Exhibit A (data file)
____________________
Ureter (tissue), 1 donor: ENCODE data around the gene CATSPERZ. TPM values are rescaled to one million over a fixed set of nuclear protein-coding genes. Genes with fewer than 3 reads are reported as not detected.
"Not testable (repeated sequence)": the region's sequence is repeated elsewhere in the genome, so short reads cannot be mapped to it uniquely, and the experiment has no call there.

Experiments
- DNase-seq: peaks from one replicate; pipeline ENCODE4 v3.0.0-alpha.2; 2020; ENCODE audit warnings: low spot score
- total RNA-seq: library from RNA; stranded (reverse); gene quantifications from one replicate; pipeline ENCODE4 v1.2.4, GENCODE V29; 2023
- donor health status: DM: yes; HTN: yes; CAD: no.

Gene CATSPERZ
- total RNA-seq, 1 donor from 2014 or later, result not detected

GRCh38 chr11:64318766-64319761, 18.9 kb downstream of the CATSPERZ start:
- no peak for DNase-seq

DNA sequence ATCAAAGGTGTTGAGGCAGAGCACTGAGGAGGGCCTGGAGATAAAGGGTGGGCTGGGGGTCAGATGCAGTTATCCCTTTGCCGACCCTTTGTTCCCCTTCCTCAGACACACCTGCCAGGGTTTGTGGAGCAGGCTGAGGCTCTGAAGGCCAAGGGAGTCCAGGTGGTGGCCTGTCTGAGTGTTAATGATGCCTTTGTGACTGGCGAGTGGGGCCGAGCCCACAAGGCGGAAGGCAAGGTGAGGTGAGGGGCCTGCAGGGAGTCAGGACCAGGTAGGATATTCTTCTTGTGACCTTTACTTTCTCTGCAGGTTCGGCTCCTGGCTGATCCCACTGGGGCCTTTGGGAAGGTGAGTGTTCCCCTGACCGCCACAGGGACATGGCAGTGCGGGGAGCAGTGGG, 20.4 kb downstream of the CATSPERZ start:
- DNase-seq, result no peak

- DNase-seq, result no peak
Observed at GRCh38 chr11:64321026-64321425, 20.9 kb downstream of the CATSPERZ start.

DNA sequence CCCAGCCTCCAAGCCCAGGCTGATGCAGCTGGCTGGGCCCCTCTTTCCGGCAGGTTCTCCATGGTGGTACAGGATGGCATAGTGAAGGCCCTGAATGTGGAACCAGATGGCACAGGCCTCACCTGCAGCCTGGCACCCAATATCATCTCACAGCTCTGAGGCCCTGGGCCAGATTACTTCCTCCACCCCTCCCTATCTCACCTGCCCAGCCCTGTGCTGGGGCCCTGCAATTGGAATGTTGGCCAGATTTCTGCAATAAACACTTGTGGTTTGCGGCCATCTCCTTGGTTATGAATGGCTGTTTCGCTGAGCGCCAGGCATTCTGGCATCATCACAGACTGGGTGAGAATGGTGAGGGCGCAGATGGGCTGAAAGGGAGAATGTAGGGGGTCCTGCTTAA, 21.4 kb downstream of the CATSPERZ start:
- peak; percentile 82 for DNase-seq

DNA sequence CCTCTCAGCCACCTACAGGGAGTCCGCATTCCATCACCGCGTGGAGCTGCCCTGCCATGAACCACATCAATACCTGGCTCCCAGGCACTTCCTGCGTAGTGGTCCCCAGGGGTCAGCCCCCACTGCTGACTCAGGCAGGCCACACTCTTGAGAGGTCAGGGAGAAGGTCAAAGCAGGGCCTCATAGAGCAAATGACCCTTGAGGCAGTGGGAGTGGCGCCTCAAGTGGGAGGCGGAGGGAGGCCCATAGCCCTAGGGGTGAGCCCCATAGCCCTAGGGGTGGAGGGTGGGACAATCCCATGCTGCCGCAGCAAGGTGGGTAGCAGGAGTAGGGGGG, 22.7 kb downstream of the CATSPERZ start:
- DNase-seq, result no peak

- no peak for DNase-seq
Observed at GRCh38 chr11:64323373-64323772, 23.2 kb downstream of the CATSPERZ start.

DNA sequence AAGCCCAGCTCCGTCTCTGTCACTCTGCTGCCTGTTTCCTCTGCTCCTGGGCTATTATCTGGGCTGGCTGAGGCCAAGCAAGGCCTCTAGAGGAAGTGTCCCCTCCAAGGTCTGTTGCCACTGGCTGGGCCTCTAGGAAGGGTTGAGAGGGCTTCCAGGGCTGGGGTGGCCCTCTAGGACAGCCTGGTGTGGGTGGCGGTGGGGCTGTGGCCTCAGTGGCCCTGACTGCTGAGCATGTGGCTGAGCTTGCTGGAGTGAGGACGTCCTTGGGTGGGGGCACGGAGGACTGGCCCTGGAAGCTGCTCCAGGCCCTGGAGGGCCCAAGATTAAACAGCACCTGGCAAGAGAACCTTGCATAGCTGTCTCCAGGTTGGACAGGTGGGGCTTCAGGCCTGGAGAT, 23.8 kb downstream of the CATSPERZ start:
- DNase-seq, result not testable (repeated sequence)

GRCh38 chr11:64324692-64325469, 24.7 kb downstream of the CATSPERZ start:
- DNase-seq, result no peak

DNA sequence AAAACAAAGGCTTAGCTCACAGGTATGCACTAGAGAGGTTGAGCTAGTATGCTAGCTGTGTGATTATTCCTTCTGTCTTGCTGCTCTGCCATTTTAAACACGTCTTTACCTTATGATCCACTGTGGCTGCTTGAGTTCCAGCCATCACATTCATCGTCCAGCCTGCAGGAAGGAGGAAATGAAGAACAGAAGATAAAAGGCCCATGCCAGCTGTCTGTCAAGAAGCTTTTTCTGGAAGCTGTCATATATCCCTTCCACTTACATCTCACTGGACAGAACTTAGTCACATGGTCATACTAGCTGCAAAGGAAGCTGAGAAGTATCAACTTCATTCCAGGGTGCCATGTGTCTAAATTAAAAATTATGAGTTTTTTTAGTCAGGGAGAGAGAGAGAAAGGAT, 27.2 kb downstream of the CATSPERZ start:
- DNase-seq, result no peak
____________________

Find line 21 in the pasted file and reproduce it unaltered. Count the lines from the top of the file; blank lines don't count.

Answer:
DNA sequence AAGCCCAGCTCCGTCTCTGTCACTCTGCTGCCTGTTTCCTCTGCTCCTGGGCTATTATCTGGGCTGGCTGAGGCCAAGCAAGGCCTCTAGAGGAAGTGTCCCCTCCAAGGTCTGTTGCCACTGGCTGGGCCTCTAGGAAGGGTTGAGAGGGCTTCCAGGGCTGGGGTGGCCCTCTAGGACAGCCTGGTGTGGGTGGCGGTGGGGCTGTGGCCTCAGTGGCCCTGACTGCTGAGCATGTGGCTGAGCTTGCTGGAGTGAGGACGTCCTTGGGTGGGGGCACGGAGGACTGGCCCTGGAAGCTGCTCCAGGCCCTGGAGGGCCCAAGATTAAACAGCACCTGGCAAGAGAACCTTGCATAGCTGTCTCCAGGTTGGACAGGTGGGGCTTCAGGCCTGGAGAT, 23.8 kb downstream of the CATSPERZ start: